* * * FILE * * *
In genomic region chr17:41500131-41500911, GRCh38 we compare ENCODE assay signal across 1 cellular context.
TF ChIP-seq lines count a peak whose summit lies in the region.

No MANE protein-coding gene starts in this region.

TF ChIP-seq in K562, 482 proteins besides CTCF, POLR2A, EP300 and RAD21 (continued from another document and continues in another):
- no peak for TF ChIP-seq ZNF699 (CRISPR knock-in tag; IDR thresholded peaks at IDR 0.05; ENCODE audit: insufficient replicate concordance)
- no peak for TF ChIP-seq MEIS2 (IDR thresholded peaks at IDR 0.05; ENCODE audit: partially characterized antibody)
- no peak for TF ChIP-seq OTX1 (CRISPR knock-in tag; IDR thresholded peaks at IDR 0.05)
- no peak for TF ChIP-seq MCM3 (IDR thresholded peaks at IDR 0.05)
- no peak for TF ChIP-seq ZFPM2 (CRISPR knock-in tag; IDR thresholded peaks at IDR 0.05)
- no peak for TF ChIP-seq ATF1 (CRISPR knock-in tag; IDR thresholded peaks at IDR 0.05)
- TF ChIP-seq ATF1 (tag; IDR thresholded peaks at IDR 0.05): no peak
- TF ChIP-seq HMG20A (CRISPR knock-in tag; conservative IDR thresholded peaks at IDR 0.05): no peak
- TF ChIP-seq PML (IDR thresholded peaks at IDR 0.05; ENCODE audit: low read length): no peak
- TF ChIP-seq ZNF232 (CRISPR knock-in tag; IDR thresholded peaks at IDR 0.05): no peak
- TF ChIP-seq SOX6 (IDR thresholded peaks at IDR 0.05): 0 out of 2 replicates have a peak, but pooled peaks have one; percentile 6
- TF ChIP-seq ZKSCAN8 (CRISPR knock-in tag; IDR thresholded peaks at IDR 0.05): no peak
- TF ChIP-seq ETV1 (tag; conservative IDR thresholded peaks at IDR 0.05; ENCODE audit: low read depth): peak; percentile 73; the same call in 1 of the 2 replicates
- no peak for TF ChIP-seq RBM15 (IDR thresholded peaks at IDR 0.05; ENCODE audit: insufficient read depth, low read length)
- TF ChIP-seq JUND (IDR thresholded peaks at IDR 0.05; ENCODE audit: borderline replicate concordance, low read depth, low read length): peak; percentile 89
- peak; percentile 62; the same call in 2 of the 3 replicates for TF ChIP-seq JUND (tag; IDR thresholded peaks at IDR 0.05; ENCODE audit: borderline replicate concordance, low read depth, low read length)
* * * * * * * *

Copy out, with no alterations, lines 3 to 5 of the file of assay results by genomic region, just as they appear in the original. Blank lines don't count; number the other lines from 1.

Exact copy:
No MANE protein-coding gene starts in this region.

TF ChIP-seq in K562, 482 proteins besides CTCF, POLR2A, EP300 and RAD21 (continued from another document and continues in another):
- no peak for TF ChIP-seq ZNF699 (CRISPR knock-in tag; IDR thresholded peaks at IDR 0.05; ENCODE audit: insufficient replicate concordance)